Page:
Various: Bar Mexico. Classic and New Mexican Flavours (Demon)

 |   |  1 min read

Sonidero Nacional: Grande de Cadera
Various: Bar Mexico. Classic and New Mexican Flavours (Demon)

Elsewhere claims absolutely no expertise (or even much prior knowledge) in Mexican music other than what has been picked up on the long journey of life, time in the Tex-Mex territory and an open mind to the likes of Mexican Institute of Sound, Lila Downs and so on.

Oh, and having seen the film La Bamba, of course.

So we take this as we find it: and we find two 15-song discs neatly packaged in a thin cardboard sleeve bereft of helpful liner notes -- but chock full of often terrific music which heads to the tequila-soaked bar rather than a tear-soaked back porch.

The first disc is all traditional or classic sounds from the likes of various mariachi bands, Guitarras De Luna and others. But it is the second dic which has, to these ears, much more appeal.

As with just about every other country/culture on the planet, Mexico has fallen happy victim to the sounds and styles of hip-hop, techno, dance, remixing and so forth. So on the second disc you get what I take to be the sounds that pump out of some fairly riotous clubs in Mexico City from the likes of Nortec Collective, Kinky, Mexican Institute of Sound, Los Individuous and more.

It's an enjoyable melange of traditional and contemporary (Kinky sound like they've studied Paul McCartney's disco-dance Comin' Up before pasting it onto Kraftwerk-inna-cantina). This is beat-heavy music which seems to bear only passing resemblance to the culture that spawned the first disc. Internationalism is the order of the day -- unless of course you can understand the lyrics which doubtless speak of local concerns.

That said, there are few acts among those on the second disc which make me want to grab a whole album by them: but that takes nothing away from this collection being enjoyable for its own sake -- and it does provide two quite distinct moods for your bbq: the first when you are kicking back and cooking, the second when you are getting rowdy and the neighbours are starting to call noise control. 

 

mexicoPS: If the first disc mentioned here is to your liking then this album (right) -- with excellent liner notes, a wonderful lively feel and delivered with passion and pleasure by a group devoted to spreading the traditional music and arts of Mexico, is really worth checking out.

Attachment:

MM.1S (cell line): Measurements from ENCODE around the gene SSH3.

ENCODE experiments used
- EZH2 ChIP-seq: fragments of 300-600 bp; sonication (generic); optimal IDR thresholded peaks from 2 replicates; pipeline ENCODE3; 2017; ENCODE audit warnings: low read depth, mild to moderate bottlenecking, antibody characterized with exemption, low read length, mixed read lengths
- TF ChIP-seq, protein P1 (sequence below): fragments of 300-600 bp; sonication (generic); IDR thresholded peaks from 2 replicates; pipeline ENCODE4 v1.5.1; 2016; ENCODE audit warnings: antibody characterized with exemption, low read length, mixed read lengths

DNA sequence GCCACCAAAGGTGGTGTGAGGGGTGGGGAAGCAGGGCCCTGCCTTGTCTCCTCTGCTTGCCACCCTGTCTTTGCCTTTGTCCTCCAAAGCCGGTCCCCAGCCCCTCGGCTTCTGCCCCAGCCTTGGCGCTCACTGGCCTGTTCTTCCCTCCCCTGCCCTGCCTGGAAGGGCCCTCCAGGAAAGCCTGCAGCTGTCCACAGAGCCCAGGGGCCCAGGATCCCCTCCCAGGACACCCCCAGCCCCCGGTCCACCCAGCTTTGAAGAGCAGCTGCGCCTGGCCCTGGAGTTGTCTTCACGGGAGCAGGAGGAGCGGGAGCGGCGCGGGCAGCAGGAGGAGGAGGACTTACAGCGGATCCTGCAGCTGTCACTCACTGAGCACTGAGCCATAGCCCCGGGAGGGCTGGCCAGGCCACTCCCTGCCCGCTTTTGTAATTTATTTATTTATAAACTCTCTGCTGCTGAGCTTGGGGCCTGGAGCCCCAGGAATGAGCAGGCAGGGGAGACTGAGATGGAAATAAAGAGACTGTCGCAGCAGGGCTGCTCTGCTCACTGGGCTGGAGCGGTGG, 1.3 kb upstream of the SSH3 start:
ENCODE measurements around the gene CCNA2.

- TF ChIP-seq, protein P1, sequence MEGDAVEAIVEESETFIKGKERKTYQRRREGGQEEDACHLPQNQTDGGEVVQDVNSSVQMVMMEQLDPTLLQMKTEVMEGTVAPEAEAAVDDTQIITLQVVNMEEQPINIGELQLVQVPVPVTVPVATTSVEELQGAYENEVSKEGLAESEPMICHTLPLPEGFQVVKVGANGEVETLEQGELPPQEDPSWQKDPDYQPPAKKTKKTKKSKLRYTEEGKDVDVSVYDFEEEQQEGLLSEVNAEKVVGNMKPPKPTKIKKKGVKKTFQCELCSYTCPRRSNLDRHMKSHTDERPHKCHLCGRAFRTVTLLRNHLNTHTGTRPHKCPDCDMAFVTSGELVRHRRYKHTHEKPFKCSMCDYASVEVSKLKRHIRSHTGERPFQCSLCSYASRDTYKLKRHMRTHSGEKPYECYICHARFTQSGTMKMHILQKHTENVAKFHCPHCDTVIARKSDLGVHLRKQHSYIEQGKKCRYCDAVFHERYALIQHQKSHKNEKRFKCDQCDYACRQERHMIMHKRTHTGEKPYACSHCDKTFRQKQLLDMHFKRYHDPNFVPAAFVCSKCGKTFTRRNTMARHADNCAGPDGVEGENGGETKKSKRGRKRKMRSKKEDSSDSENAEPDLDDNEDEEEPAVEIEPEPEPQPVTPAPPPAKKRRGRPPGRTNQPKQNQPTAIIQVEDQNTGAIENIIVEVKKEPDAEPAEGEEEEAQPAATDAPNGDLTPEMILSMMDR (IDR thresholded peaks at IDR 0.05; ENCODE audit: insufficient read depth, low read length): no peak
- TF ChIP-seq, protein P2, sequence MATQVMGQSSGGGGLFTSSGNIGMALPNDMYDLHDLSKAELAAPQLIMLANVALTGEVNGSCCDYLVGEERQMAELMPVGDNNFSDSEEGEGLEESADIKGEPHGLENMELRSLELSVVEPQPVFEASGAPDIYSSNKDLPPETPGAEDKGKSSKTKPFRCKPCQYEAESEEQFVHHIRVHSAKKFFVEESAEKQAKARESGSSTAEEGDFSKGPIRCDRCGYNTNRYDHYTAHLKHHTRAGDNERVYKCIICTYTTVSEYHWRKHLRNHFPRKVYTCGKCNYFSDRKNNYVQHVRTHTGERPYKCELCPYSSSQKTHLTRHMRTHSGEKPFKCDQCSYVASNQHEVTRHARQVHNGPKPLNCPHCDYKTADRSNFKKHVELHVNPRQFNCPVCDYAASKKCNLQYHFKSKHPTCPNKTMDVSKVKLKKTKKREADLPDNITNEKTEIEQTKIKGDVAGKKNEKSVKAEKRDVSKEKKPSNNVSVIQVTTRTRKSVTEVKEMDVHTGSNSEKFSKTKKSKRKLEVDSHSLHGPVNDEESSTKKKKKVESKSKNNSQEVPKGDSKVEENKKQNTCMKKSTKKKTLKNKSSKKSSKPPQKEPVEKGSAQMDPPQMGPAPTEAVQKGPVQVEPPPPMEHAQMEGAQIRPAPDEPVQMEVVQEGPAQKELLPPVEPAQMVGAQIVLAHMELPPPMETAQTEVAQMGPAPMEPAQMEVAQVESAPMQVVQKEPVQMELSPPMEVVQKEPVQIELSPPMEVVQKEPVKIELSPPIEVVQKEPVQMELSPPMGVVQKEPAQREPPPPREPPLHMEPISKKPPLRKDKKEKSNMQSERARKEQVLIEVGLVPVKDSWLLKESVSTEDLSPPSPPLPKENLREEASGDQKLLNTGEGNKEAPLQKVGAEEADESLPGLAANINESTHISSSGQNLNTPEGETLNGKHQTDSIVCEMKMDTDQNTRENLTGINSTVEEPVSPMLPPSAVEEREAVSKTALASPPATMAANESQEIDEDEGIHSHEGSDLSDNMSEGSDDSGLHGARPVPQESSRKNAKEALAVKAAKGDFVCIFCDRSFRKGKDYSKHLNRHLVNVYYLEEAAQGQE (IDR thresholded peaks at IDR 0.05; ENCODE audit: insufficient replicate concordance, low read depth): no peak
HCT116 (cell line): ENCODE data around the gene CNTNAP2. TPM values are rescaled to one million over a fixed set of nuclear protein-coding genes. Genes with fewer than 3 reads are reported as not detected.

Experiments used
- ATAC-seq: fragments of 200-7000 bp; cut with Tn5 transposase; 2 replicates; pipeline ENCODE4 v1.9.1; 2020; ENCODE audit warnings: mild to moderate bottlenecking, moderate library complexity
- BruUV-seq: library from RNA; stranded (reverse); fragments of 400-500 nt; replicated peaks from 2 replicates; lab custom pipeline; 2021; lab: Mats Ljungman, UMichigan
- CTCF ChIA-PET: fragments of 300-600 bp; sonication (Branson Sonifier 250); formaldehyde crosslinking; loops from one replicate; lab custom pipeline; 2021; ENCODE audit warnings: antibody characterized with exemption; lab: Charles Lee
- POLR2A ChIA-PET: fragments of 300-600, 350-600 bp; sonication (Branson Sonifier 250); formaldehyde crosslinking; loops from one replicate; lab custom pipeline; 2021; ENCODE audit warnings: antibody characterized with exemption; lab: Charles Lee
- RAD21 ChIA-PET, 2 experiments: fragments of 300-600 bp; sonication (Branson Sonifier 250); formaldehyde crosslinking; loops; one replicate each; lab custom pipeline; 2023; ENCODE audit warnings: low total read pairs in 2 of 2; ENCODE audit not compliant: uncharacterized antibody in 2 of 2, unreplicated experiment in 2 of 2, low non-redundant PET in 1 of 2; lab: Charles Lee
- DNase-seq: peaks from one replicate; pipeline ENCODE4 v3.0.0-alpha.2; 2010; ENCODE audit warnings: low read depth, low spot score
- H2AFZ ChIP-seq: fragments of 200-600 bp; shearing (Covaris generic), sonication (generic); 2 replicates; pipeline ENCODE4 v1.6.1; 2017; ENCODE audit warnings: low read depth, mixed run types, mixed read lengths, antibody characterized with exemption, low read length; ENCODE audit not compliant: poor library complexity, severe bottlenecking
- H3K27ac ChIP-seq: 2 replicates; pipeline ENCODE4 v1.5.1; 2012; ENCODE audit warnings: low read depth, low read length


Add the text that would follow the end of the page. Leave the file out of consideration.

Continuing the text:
Have a look at the blurry handheld clip of them below.

 

Share It

Your Comments

post a comment

More from this section   World Music articles index

Tri Nguyen: The Art of the Japanese Zither (ARC Music)

Tri Nguyen: The Art of the Japanese Zither (ARC Music)

As with the Korean gayageum, the 16-string Vietnamese zither (dan tranh, pronounced “dan chang”) is fiendishly difficult to play but offers gloriously, light and evocative charms in the... > Read more

Various Artists: Rhythms del Mundo, Revival (Ape)

Various Artists: Rhythms del Mundo, Revival (Ape)

After the Buena Vista Social Club alerted the planet to great old, and largely forgotten, musicians in Cuba – and of course the beguiling rhythms of that small island – it was open... > Read more

Elsewhere at Elsewhere

WE NEED TO TALK ABOUT . . . JOE MEEK'S I HEAR A NEW WORLD: Checked out in a moonage daydream

WE NEED TO TALK ABOUT . . . JOE MEEK'S I HEAR A NEW WORLD: Checked out in a moonage daydream

Right up until the time he redecorated his recording studio-cum-living room with the contents of his skull after a self-inflicted shotgun blast in 1967, British producer Joe Meek heard the world... > Read more

WE NEED TO TALK ABOUT . . . BUTTERBEANS AND SUSIE: Dat ol' black magic?

WE NEED TO TALK ABOUT . . . BUTTERBEANS AND SUSIE: Dat ol' black magic?

These days we are used to artists taking a few years between albums – although some were surprised Blue Nile took seven years between Hats and Peace at Last. But for the Vaudeville... > Read more